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Lift Volcanic Ash Flight Ban—Multinationals

Posted by feww on April 19, 2010

Sacrificing Sanity for Money

Eyjafjallajökull Eruption Status:

  • Currently erupting with the ash plume reaching a height of about 7.5km
  • A large pocket of ash is drifting toward Europe

Volcanic Ash Advisory from London Met Office – Issued graphics – Received at 06:36GMT on 19 April 2010

Above is an illustration of volcanic ash dispersion up to 20,000 ft, issued at 7 pm on 18 April. Advisory charts are issued every six hours, for up to 18 hours ahead, by the Volcanic Ash Advisory Center.

Latest updates and advisories from UK Met Office –

Last updated: 20:26GMT on Sunday, 18 April 2010

… because of the worsening volcanic activity UK airspace has now been closed until 7am Monday.

The Eyjafjallajökull volcano is still erupting and weather patterns continue to blow volcanic ash towards the UK. Over the weekend, Met Office observations have detected dust in the atmosphere and on the ground. A research aircraft has recently encountered dust during its flight, albeit in fairly low concentrations

Decisions on flights and airline movement is controlled by National Air Traffic Services (NATS).

We will continue to produce forecasts of the ash cloud and will assess the impact into the week in consultations with CAA and NATS.

“We’re losing money, besides our test flights didn’t fall out of the sky.”

Europe’s air industry as well as a large number of international corporation have demanded an urgent removal of flight bans imposed because of ash from Eyjafjallajökull volcano.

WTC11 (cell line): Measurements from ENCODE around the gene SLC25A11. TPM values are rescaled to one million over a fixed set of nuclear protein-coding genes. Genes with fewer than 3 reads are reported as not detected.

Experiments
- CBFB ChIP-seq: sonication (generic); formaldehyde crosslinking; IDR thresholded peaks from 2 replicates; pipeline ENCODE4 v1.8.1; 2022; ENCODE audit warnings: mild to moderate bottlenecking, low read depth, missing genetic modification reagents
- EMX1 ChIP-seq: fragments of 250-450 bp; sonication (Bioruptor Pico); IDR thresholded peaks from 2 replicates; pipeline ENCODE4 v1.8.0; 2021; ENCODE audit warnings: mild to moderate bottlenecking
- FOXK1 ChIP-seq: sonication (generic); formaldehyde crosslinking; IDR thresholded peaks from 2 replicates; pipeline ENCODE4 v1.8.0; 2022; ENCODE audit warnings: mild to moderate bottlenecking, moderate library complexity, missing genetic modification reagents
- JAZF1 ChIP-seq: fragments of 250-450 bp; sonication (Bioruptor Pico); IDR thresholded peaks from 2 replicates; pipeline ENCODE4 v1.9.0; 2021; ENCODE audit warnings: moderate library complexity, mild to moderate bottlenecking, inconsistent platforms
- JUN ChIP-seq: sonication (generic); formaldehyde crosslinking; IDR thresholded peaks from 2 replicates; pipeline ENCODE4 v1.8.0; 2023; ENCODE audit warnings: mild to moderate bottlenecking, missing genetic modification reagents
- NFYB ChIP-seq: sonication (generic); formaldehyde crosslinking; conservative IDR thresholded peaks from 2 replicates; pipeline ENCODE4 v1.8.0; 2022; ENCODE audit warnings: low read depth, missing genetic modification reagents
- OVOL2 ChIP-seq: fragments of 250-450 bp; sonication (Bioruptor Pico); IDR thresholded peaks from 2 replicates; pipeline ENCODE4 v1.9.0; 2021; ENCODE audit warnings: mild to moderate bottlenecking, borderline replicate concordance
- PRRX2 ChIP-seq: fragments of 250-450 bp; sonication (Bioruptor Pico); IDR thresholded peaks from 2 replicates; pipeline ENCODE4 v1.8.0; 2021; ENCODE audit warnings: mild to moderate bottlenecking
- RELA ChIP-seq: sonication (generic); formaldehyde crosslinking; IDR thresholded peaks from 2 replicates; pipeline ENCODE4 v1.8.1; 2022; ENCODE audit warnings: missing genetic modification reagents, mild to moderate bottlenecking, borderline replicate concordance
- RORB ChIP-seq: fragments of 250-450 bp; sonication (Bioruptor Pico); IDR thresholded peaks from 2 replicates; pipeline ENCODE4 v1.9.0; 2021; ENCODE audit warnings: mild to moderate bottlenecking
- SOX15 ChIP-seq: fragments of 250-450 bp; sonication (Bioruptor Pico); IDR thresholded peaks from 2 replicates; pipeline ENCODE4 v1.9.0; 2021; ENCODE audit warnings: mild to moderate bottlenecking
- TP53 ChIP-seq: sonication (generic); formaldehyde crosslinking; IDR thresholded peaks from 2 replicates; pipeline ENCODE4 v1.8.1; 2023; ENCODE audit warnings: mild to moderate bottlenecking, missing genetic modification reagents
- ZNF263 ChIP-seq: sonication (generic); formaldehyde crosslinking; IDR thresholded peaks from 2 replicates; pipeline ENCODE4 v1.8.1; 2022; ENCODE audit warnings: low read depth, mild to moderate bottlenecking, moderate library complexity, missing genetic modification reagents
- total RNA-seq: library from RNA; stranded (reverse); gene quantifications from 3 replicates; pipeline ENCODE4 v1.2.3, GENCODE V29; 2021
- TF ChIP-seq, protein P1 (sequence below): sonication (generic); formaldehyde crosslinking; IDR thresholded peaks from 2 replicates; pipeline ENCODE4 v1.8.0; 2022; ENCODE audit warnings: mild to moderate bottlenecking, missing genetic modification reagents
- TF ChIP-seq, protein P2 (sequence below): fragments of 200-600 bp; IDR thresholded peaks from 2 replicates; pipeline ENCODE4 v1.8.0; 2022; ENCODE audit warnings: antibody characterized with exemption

Siding with the corporate paymasters, EU Transport Commissioner Siim Kallas is on record as saying that the “unprecedented situation” was “not sustainable” and that European authorities were working to find a solution.

“We cannot just wait until this ash cloud dissipates,” Siim Kallas was reported as saying.

Airspaces in 21 European countries were closed or partially closed as of posting.

According to the International Airports Council, ACI, about 313 airports had been completely or partially shut down because of the no-fly ban with an international  backlog of 63,000 canceled flights representing just under 7 million air travelers [Fir earth estimates are 78,000 flight and 14 million passengers.]

The airports are hit by a double whammy because they no longer just places where planes take off and land; they are colossal shopping malls, targeting the air travelers. On a per passenger basis, the airports are making more money than the airlines. [In case you ever wondered why you have to go to the airport 3-6 hours before your flight and walk 12 km to board the plane…]

Why is volcanic ash do dangerous?

Volcanic ash is composed of small tephra, or tiny bits of pulverized glass and rock that are created by volcanic eruptions. The particles are usually accompanied by several gases including sulfur dioxide (SO2), which is mixed with water in the air and converted into droplets of sulfuric acid and other substances that are harmful to the plane. Volcanic ash is potentially deadly to aircraft and their passengers. It poses three types of danger to aircraft by way of: